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Takva: A Man's Fear of God
Takva A Man's Fear of God
Actors: Erkan Can, Güven Kiraç
Director: Özer Kiziltan
Genres: Indie & Art House, Drama
UR     2008     1hr 36min

Muharrem (Erkan Can) lives a solitary existence, strictly adhering to the most severe Islamic doctrines. To his surprise, a religious leader hires him as a rent collector, where he is given Western-style suits, a cell phon...  more »

     
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Movie Details

Actors: Erkan Can, Güven Kiraç
Director: Özer Kiziltan
Genres: Indie & Art House, Drama
Sub-Genres: Indie & Art House, Love & Romance, Religion
Studio: KOCH LORBER FILMS
Format: DVD - Color,Widescreen - Subtitled
DVD Release Date: 12/09/2008
Original Release Date: 01/01/2006
Theatrical Release Date: 01/01/2006
Release Year: 2008
Run Time: 1hr 36min
Screens: Color,Widescreen
Number of Discs: 1
SwapaDVD Credits: 1
Total Copies: 0
Members Wishing: 1
MPAA Rating: Unrated
Subtitles: English

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Movie Reviews

3 ½- Stars: Being Ordinary Makes One EXTRAORDINARY....
Woopak | Where Dark Asian Knights Dwell | 12/11/2008
(4 out of 5 stars)

"It is quite curious that a film about a certain religious sect would be directed by Ozer Kilitan, someone who has declared that he is a man who doesn't believe in God. This little detail had aroused my curiosity. "Takva: A Man's Fear of God" has both been condemned and praised by religious sects according to the director. The film does have some controversial themes, and I have no knowledge of the religious practices of Islam or about the politics in Turkey, so I cannot really comment about its accuracies or lack of, so I can only comment in my review as to how well the film is made and the performances.

Istambul. Muharrem (Erkan Can) is a devout man who leads a simple life--he goes to work and does his religious obligations faithfully. One day, his friend, Rauf (Guven Kiraq) pays him a visit to take him to a "Dhikr"(a practice that according to the director is outlawed in this place). The Sheikh of their sect requests that Muharrem be appointed the keeper of the group's finances and assets--collecting rent and managing expenses because of his "pure" heart. Being the humble man that he is, Muharrem accepts. He believes that this task is the will of God. However, after spending sometime dealing with economics, commerce and finances, his goal of purity of heart is set to collide with the modern world.

Rather than have a religious commentary, Director Ozer opted to make this film a character study of a devout man so set in his religious ways that he is not open to change and tries to fight modernization. Muharrem is a simple man, quite satisfied with his life. Sure, he does have his share of his own sins but he does whatever he can, to serve his beliefs. The film does demonstrate certain aspects of the religious rituals such as the "Dhikr", washing oneself of sin and times of prayer but it is not the film's main focus. Remember the old adage: "It's a dirty job but someone has to do it."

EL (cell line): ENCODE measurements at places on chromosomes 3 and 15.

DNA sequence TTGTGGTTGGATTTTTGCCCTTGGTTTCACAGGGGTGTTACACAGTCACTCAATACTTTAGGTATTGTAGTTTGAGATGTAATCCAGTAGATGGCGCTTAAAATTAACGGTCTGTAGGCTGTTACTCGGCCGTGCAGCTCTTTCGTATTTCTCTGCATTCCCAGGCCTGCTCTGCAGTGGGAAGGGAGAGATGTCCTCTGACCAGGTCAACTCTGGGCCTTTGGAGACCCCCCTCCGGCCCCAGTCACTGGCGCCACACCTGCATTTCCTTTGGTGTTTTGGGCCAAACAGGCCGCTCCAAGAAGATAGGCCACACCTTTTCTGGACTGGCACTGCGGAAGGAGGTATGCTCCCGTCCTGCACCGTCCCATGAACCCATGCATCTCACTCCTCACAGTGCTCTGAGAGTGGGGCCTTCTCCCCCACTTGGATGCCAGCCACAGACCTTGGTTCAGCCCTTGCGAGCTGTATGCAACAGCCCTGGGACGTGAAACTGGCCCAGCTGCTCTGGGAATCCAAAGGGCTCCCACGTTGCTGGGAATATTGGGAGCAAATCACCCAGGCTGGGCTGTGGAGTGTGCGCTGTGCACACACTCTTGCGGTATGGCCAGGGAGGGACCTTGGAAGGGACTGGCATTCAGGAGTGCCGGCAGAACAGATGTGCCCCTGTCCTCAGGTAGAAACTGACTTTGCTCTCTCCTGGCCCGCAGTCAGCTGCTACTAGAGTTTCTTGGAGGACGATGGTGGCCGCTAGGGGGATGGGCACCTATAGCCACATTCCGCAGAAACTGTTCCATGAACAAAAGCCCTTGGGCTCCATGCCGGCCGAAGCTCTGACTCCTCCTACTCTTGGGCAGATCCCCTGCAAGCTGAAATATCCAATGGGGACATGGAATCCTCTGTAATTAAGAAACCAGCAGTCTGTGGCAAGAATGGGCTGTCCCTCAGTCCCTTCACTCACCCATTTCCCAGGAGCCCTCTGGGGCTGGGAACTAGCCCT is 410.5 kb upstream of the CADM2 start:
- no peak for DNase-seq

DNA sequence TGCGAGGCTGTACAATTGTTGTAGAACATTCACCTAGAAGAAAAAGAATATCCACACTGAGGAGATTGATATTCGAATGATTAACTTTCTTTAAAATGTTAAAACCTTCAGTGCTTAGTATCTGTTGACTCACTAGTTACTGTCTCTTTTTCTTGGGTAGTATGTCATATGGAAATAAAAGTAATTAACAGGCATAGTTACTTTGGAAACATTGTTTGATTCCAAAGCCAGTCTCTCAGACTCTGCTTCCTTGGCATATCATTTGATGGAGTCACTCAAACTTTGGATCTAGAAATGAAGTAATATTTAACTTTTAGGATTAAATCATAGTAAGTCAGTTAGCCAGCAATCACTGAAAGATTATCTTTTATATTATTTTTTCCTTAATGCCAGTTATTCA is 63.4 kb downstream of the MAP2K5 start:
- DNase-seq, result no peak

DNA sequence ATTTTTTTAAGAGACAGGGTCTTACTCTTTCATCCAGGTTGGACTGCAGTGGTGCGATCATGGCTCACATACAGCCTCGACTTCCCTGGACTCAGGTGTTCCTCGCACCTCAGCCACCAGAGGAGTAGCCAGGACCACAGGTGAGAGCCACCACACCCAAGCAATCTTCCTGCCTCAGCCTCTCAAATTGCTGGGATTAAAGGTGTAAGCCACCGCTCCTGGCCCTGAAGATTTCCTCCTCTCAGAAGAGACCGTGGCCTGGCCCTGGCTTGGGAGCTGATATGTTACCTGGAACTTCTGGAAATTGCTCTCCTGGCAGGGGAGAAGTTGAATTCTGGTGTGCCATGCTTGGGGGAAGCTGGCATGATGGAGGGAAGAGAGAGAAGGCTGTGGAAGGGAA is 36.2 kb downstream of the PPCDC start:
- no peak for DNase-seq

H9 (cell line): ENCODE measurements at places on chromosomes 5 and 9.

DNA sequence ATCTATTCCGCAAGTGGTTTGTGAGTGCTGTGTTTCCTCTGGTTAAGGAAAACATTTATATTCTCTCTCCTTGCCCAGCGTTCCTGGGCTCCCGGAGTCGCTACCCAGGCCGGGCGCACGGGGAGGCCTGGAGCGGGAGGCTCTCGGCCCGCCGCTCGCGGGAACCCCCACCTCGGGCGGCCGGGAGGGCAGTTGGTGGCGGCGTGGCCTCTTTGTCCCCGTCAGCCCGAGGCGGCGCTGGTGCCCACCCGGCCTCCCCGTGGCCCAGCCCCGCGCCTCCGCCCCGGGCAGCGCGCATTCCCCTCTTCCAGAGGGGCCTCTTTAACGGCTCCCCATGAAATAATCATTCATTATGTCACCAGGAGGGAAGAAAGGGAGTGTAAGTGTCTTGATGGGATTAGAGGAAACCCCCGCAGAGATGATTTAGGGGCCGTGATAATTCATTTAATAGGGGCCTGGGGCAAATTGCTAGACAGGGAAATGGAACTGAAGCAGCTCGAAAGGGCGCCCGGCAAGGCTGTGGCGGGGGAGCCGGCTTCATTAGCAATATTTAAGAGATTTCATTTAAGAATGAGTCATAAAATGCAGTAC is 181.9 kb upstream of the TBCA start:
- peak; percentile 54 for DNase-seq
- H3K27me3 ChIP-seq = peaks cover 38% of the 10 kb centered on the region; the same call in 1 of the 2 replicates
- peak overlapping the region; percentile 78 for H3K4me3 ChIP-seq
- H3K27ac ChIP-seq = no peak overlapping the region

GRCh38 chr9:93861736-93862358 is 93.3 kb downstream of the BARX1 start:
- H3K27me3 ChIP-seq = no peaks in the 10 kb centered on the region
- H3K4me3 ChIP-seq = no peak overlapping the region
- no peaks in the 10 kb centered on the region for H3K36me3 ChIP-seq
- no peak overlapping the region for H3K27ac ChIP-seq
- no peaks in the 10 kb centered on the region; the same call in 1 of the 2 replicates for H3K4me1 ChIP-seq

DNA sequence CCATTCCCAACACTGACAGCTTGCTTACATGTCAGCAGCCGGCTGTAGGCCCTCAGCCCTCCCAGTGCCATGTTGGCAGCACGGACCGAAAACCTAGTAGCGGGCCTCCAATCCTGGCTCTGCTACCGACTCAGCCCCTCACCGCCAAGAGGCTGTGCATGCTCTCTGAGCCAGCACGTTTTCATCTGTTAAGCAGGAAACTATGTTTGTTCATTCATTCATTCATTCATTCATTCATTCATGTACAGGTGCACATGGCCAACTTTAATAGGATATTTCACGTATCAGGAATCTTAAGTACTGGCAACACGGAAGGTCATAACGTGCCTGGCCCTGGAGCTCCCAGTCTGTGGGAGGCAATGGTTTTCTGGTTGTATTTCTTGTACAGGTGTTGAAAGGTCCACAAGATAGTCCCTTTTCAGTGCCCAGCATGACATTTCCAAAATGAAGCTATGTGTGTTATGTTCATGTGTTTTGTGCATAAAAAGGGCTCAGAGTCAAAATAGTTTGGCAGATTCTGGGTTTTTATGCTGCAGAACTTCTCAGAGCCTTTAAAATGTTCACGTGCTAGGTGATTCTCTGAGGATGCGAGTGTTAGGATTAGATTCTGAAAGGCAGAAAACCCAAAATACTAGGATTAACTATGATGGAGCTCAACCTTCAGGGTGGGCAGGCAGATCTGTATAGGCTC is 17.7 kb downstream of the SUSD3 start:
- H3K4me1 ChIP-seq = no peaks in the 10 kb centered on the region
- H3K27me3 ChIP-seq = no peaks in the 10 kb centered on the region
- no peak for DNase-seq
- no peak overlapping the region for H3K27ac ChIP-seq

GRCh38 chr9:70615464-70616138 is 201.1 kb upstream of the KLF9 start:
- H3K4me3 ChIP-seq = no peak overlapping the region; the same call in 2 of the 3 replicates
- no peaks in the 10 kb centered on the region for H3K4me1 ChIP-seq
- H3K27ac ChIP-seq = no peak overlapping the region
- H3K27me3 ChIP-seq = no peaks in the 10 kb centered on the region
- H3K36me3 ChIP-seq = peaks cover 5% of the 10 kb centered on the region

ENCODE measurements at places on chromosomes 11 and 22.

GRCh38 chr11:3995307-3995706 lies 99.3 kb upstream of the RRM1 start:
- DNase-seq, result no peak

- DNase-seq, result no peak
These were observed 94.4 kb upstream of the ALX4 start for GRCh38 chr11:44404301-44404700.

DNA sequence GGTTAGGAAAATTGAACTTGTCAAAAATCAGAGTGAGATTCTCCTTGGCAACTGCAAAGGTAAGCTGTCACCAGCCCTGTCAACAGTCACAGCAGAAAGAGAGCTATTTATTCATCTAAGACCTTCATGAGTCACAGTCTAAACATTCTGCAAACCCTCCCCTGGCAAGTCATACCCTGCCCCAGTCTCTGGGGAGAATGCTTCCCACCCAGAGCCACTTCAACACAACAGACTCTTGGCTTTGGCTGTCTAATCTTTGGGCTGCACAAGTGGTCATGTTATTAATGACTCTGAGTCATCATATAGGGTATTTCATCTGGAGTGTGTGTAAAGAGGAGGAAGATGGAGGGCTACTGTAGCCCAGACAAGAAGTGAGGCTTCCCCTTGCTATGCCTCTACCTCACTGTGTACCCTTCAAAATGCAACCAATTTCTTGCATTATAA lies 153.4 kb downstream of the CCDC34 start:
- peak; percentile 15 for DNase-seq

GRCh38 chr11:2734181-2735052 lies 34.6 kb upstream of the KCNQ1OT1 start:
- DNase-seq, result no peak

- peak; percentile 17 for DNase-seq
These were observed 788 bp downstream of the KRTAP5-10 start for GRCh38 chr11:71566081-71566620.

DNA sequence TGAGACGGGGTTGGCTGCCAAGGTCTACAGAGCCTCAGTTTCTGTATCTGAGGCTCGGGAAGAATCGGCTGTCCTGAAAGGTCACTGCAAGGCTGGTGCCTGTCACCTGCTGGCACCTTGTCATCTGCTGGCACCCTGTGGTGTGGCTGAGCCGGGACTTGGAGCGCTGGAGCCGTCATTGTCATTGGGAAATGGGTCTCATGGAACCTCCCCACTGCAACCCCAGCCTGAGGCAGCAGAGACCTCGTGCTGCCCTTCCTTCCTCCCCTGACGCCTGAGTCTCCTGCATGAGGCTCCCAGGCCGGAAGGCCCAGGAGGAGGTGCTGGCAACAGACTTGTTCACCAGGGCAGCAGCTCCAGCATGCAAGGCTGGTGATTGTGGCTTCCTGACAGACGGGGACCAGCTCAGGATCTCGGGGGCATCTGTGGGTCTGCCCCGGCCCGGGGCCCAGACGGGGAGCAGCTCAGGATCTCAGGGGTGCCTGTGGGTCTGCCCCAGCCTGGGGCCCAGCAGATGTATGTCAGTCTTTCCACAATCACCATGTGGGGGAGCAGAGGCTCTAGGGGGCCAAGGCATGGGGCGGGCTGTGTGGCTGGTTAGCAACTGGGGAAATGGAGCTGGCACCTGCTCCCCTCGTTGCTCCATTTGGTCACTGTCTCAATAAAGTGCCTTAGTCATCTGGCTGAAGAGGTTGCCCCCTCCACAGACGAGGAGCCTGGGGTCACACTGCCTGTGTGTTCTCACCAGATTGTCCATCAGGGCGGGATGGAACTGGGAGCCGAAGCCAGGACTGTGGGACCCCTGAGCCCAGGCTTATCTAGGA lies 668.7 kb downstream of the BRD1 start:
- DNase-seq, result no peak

The question is what would happen when your religious beliefs that you so believed in, so devoted to, may well be the only thing you have left contradict the practices of the modern world. On Muharrem's first few weeks as the sect's collector, he is shown modern clothing, a car, a mobile phone--he is even given respect by his old boss and a banking institution because of his newly appointed position. All of these serve as commentary to exhibit religion's powerful influence in the modern world, because of the devotion of its members. A man such as Muharrem may have problems getting used to all of this, it sure doesn't help when he is having a lot of unexplained dreams. These dreams are somewhat a commentary on the country itself and its modernization.

A film whose success depends on the character of a simple man has to have a strong lead, and I do think Erkan Can did an excellent performance. The man is a famous actor in Turkey and I can see why. The lead actor definitely displayed the needed emotions to express his character's breakdown--fear, confusion, paranoia and delirium can be felt by the audience. There is a part that displays the weighing the needs of the "greater good" against the needs of some that was very effective. I liked the part when a young man talked to him about the realities of war and the part when his confusion goes full circle when he feels he is becoming corrupted by the almighty dollar. Muharrem reacted as if he is "unclean" and tries very hard to fight it--what is his first reaction? To seek the wisdom of his Sheikh.

The film may be a little controversial to others and to be honest, I have no doubt it may alienate some viewers. The screenplay is simple enough to grasp but I do think a knowledge of this religion itself may assist in appreciating this film better. Unfortunately, my knowledge of Islam is very limited and I have to say that there may be some elements that I could have missed.

Despite my somewhat disconnection to some of the film's driving factors, I do think the film is a good one. Some parts of the film were a little too heavy-handed and a tad undefined but the strong performance by Erkan Can managed to keep me interested. The film is a good melodrama, but certain things kept it from becoming great. I can see why some religious sects condemned this film at first, but as the director stated, a good number of Islamic sects also supported its production as displayed in the film's portrayal of its rituals. (played by an actual membership) They believed this story holds a semblance of truth and it must be told. As a fan of challenging cinema, I was intrigued and my curiosity was somewhat rewarded.

Recommended! [3 ½- Stars]


"
Maybe what we call the devil is mankind itself.
ShriDurga | 01/19/2010
(5 out of 5 stars)

"Takva is a simple film about a simple man, the assistant to an Istanbul sack dealer who at middle age has given up the idea of marriage, who lives alone in the home he was raised, the only home he has ever known. Muharrem is a humble, pious man, a man who strives to be always conscious of the presence of Allah, a man of taqwa. He pays careful attention to his religious obligations and treats others with respect and gentleness. His contented life is disturbed only by the occasional erotic imaginings of his sleep.